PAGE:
first_imgThe women’s openweight crew team’s season continues with the Midwest Rowing Championships on Lake Wingra this Saturday, as the varsity eight try to avenge a brutal setback and the novice eight looks to continue recent success.At her press conference Monday, UW head coach Bebe Bryans said that a lack of extended practice times — the ice on Lake Mendota prohibited workout sessions up until approximately two weeks ago — has been a small setback, and the team is still working through some of the early-season details.”We are still figuring out our speed, figuring out our lineups, we knew that would be the case,” Bryans said. “It’s the one downside to having less water time than a lot of other teams, we don’t have time to play in private. When we have to make changes, it’s out there in public.”Wisconsin has, according to Bryans, been tested early and often in the 2006 campaign, which has served as replacement for the loss of practices before the first of April.”We’ve had a very challenging schedule, we didn’t hold back anything on the schedule this year for this team,” said the second-year coach. “We’ve had races pretty much every weekend against top ten-ranked teams.”The Badgers — ranked No. 16 in the Collegiate Rowing Coaches Association/USRowing Poll — faced two such programs last weekend on Lake Wingra. In the varsity eight race, No. 7 Michigan State and No. 9 Michigan defeated Wisconsin at its Double Dual on Saturday.Bryans said her team would get the opportunity to get back at both the Michigan State and Michigan squads in an even more important regatta, the Big Ten Championships, which will be held April 29 in St. Paul, Minn.When asked if her rowers would be ready for the chance, Bryans replied, “more than I can possibly say.””I think we were not fast enough this weekend, and they were very fast,” she added. “These crews are … serious competition. I know that we can compete with them; we didn’t do a good job this weekend. I don’t need to tell my athletes that, they know it.”We blinked this weekend, and our challenge is to race with them and not blink again.”Students become the masters … for a day: The fastest time of all Saturday was unsurprisingly attained by the Michigan State varsity eight in their morning race, when they defeated their UW counterparts with a time of 6:22.6.However, the bigger shock came when the Wisconsin novice eight, in its first race of the day, accomplished the second-best time of the entire meet. The Badgers nearly overtook the Spartans’ time, clocking in at an even 6:24.”I think that time surprised everybody,” Bryans said. “They have gelled really well, they’ve got a joy in racing, a reckless abandon, so to speak, and they’re fearless.”Bryans said she has entertained the thought of retooling her starting rowers for the varsity eight in light of the novice eight’s effort, which produced a 6-0 record on the day.”I’m open for anything,” Bryans said. “Because of their performance this weekend, and in the weeks leading up to this, they’ve just dominated everybody that they’ve come up against, that isn’t out of the realm of possibility.”Looking ahead: Bryans said there are two advantageous aspects of the upcoming Midwest Championships, one being the opportunity for everybody to get involved.”Some people that haven’t gotten to race or haven’t gotten much race experience will get to race here, both for the men and the women,” she explained. “We’re going to be trying some different lineups, trying some different races, putting people in different boats, perhaps, so it’s a tune-up for the top boats and it’s a great experience for everybody on the team.”Bryans added that the Midwest Championships give the Badgers one final chance to show off their skills before heading off to St. Paul for the conference meet, and perhaps ultimately the NCAA Championship regatta in West Windsor, N.J.”It’s a great regatta for the University of Wisconsin and the city of Madison,” the coach said. “And hopefully, it’ll be a nice weekend, this past weekend was perfect regatta-watching conditions. We’re hoping to have a great day.”last_img read more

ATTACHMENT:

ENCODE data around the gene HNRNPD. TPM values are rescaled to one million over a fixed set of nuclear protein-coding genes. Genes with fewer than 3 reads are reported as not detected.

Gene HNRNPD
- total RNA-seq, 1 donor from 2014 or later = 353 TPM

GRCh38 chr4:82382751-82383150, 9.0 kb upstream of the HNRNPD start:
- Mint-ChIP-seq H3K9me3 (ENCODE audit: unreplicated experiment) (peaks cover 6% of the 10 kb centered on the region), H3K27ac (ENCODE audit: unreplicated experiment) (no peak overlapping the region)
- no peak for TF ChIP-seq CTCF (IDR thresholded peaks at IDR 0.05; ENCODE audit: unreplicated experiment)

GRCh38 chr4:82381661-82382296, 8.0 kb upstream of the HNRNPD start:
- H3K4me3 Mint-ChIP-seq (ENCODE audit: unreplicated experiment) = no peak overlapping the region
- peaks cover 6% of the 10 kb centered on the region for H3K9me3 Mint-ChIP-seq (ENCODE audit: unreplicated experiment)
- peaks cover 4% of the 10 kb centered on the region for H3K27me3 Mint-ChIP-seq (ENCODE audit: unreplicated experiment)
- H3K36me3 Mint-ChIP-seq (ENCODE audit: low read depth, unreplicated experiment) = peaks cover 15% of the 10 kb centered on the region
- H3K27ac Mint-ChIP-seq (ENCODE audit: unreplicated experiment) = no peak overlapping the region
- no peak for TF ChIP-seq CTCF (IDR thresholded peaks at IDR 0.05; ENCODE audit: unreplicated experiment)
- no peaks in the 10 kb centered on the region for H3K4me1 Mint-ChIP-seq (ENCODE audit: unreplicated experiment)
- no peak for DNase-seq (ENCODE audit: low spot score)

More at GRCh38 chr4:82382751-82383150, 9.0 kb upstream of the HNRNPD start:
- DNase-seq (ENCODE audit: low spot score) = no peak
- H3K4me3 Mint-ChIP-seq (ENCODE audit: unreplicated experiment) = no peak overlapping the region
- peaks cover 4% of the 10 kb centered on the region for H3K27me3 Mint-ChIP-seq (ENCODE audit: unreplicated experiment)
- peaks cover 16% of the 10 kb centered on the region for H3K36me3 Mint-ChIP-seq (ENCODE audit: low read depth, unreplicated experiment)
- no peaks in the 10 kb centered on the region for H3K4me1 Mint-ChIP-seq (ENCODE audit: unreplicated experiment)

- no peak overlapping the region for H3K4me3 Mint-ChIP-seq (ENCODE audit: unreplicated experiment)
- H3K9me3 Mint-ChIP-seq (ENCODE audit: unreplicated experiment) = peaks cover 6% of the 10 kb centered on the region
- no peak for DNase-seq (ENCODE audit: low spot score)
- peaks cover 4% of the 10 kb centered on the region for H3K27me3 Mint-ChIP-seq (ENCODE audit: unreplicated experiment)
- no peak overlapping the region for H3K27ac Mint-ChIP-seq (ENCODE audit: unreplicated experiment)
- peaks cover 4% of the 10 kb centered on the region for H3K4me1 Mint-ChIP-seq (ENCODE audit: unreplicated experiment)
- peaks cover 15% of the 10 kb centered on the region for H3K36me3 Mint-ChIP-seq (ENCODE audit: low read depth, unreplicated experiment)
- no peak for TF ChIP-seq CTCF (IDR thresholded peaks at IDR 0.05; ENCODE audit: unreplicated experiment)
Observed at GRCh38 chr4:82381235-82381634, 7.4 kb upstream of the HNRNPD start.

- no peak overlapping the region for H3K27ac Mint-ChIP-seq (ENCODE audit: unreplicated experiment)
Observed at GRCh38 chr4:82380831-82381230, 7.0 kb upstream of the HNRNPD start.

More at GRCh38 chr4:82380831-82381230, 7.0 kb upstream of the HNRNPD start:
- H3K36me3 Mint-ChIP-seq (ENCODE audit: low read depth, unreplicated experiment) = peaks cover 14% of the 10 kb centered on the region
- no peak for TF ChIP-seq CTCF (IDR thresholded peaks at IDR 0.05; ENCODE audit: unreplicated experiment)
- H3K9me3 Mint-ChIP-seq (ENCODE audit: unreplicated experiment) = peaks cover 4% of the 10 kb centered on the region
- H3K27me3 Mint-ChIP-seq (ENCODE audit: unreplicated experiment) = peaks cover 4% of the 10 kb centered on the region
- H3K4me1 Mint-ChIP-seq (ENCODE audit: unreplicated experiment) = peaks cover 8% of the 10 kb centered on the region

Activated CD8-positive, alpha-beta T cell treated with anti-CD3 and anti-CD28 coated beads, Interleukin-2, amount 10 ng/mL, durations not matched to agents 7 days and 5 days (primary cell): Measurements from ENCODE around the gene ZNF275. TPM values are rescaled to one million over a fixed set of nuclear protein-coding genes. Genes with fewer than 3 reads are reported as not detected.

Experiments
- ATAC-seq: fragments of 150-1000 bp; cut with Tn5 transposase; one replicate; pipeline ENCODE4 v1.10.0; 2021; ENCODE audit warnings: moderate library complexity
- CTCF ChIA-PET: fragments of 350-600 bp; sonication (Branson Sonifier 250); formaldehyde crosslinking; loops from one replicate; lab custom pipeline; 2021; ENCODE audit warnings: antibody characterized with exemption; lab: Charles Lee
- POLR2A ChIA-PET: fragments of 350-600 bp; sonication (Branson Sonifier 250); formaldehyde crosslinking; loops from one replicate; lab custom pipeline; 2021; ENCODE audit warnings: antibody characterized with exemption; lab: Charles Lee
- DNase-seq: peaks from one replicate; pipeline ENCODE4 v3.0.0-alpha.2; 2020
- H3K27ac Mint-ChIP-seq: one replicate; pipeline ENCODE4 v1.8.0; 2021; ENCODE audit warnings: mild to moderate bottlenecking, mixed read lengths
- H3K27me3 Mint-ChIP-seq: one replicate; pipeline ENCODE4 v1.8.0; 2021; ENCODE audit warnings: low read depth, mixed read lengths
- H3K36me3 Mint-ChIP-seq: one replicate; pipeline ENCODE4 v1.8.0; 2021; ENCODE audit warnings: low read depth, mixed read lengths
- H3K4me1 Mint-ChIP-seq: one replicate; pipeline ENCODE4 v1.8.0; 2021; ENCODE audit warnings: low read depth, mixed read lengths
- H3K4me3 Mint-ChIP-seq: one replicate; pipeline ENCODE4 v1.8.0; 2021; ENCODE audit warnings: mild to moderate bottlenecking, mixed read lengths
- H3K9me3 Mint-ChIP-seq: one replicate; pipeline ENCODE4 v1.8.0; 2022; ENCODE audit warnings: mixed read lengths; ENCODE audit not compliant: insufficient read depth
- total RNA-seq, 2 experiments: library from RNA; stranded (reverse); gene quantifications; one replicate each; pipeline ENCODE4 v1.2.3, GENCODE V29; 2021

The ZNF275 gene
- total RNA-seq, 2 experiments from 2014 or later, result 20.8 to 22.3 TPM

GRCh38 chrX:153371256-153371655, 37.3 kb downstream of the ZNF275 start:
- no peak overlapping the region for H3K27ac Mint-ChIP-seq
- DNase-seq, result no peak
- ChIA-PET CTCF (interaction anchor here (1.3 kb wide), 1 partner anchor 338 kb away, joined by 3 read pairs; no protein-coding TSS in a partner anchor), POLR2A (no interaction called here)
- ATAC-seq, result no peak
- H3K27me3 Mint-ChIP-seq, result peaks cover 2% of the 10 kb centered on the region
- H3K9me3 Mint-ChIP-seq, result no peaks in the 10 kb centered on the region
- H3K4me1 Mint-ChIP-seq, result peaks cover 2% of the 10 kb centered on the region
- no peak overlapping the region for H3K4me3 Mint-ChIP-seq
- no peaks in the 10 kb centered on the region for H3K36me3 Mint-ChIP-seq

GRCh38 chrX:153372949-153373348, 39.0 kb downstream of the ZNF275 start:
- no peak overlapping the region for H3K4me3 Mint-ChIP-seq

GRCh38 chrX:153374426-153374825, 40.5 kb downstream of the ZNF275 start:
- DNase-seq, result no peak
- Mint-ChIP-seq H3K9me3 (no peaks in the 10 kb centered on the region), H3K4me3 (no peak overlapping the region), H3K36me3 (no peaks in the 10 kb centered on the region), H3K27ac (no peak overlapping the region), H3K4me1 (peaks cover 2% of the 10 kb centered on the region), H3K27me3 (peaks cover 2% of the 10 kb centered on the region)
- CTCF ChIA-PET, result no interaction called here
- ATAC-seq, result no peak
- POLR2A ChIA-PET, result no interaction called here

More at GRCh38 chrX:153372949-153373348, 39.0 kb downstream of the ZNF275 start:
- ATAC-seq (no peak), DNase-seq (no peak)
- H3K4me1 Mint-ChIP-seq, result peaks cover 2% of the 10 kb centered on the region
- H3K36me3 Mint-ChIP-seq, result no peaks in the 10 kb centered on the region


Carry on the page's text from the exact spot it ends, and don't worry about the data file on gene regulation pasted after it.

Syracuse’s depth allows for a new weapon on defense: The full-court press